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Following Brigo$^1$ p.77, we can decompose the price of a swaption as a sum of Zero-Coupon bond options (Jamshidian's Trick).

To do so, the authors suggest to find $r^*$ the value of the spot rate at $t$ for which $ \sum_{i=1}^n c_i P(t,T_i, r*)= 1$

As an example they show this for the Vasicek Model, where $A()$ and $B()$ give the analytical ZCB Prices.

$ \sum_{i=1}^n c_i A(t,T_i) e^{-B(t,T_i)r*} = 1$

Assume we have a short-rate model for which we do not have an analytical expression for the ZCB prices (e.g. Exponential Vasicek), how can we still find the value of $r^*$?

See another $^2$ step-by-step explanation on the problem

1) http://link.springer.com/book/10.1007%2F978-3-540-34604-3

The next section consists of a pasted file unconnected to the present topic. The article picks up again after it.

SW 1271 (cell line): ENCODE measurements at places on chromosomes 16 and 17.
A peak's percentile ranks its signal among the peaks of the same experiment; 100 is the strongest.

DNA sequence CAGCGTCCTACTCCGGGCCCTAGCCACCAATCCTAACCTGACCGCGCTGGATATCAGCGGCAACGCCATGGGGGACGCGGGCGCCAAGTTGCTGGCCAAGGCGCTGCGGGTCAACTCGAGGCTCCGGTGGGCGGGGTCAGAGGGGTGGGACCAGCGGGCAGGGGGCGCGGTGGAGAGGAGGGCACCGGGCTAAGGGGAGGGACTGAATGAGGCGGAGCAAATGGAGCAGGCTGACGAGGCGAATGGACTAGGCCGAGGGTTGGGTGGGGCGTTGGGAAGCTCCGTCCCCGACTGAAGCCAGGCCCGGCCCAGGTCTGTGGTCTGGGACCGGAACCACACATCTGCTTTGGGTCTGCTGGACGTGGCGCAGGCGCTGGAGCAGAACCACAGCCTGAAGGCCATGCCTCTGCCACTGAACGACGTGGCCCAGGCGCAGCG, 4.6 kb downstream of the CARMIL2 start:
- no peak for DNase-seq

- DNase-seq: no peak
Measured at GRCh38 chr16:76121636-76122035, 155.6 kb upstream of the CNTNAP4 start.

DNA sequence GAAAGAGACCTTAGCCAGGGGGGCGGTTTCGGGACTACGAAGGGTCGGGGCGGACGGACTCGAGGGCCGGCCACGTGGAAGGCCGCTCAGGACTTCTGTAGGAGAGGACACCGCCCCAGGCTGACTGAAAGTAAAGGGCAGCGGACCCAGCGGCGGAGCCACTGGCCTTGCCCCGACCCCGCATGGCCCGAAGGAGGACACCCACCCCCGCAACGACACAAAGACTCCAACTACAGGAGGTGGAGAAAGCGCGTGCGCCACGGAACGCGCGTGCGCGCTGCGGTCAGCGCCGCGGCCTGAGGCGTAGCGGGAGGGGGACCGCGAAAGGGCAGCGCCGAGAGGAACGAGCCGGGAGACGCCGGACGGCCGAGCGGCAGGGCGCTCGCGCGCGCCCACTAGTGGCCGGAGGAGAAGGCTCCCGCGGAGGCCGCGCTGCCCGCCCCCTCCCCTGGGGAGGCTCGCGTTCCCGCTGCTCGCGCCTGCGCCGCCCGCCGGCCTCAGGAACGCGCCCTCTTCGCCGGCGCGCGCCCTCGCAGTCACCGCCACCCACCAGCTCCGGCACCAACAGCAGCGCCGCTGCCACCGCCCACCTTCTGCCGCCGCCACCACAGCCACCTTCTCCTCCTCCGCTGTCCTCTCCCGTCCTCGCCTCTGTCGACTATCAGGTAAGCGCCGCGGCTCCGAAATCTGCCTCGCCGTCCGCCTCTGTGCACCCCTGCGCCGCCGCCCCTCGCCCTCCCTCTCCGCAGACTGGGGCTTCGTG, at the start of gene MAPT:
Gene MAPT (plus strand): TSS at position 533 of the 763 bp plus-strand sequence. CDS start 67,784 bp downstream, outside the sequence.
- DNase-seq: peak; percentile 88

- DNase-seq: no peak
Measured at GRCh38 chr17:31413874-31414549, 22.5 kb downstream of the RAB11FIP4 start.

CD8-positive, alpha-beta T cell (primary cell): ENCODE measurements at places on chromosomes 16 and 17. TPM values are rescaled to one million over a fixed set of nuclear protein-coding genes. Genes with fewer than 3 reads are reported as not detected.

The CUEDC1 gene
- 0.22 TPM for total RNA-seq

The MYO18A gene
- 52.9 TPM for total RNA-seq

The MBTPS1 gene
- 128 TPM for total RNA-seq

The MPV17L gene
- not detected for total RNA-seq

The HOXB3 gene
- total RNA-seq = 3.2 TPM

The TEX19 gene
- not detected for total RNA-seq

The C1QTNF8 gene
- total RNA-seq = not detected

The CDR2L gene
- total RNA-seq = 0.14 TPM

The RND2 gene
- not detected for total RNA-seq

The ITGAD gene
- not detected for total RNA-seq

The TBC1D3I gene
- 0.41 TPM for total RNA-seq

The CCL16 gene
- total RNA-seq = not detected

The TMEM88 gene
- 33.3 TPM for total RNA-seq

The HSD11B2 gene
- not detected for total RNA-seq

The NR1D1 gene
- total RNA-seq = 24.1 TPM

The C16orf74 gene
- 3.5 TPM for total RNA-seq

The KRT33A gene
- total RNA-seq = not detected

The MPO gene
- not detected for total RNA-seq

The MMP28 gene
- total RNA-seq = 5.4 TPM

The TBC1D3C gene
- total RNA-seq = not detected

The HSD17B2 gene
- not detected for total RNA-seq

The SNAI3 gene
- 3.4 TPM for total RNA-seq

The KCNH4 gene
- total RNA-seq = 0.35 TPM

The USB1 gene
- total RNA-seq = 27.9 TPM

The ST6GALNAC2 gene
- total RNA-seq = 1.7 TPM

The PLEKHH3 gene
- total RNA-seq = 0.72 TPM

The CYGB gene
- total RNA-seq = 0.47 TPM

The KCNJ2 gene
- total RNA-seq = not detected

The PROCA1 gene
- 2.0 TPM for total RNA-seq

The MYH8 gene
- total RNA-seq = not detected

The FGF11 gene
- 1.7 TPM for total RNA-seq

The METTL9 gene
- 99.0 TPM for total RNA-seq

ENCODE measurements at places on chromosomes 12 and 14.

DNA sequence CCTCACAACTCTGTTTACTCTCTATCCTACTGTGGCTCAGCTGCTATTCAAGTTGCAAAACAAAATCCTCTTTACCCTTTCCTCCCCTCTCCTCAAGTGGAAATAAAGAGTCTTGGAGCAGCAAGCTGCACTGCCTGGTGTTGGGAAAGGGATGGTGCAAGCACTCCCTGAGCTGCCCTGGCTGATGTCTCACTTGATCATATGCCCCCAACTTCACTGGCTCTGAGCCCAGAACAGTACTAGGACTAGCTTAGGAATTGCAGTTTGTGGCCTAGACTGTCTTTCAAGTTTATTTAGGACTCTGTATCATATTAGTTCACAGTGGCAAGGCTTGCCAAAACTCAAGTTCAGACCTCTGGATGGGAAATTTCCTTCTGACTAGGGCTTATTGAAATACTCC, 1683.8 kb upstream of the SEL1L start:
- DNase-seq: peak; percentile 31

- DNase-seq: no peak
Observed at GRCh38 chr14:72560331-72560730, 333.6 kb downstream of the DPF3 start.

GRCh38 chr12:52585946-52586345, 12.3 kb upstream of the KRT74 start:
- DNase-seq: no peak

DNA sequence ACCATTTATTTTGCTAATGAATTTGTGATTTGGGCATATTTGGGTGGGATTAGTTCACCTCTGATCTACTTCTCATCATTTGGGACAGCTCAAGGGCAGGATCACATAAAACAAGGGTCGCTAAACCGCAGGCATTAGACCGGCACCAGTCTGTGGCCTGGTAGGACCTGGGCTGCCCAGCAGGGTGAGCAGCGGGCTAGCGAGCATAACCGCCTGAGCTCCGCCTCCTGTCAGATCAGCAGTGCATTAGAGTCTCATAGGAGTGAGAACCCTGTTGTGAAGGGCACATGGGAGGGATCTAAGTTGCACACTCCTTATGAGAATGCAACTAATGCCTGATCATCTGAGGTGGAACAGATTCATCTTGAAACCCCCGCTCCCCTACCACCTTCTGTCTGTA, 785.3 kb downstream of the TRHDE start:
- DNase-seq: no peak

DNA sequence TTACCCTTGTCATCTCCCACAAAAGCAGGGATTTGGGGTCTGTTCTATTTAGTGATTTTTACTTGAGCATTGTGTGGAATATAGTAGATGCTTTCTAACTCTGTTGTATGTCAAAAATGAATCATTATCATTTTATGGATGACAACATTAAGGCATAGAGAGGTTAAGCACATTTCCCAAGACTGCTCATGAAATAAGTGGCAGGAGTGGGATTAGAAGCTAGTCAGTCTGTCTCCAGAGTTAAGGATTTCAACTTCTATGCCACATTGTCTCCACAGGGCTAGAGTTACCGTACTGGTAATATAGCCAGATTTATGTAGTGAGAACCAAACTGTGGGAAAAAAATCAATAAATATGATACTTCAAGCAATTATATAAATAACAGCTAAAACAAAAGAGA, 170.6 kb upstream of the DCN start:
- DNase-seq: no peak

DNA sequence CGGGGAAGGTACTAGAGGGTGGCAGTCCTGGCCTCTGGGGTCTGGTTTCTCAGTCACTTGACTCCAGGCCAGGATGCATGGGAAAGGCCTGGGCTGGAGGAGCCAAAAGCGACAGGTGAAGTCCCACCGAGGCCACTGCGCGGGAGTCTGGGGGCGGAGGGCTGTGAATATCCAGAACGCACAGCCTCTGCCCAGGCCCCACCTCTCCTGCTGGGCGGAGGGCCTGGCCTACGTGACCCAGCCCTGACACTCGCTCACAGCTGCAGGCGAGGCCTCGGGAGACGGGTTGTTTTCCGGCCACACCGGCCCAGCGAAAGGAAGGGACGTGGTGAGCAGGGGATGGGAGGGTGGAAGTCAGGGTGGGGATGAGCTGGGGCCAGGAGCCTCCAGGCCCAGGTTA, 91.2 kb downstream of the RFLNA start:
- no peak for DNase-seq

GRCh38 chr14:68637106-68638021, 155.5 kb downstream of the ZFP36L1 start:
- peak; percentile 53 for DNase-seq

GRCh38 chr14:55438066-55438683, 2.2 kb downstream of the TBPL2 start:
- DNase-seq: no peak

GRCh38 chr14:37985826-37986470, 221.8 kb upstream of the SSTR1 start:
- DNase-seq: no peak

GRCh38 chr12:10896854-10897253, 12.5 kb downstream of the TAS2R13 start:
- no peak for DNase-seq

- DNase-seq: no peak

2) https://papers.ssrn.com/sol3/papers2.cfm?abstract_id=2246054

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  • $\begingroup$ If you do not have an analytical bond price formula, you won't be able to find $r^*$ specifically, though you may be able to show the existence if the bond price $P(t, T)$ is a monotonic function of $r_t$ for any $T\ge t$. $\endgroup$ – Gordon Jan 27 '17 at 15:56
  • $\begingroup$ @Gordon Does that help if I do simulations to find out the optimal value? $\endgroup$ – SmallChess Jan 28 '17 at 4:15
  • $\begingroup$ are there any numerical implications/advantages for this trick? is it performant to price/risk a series of options using analytic formulae rather than doing a bump and reval on the portfolio? are there any studies on this aspect? thank you $\endgroup$ – satishv Jul 1 '18 at 13:12

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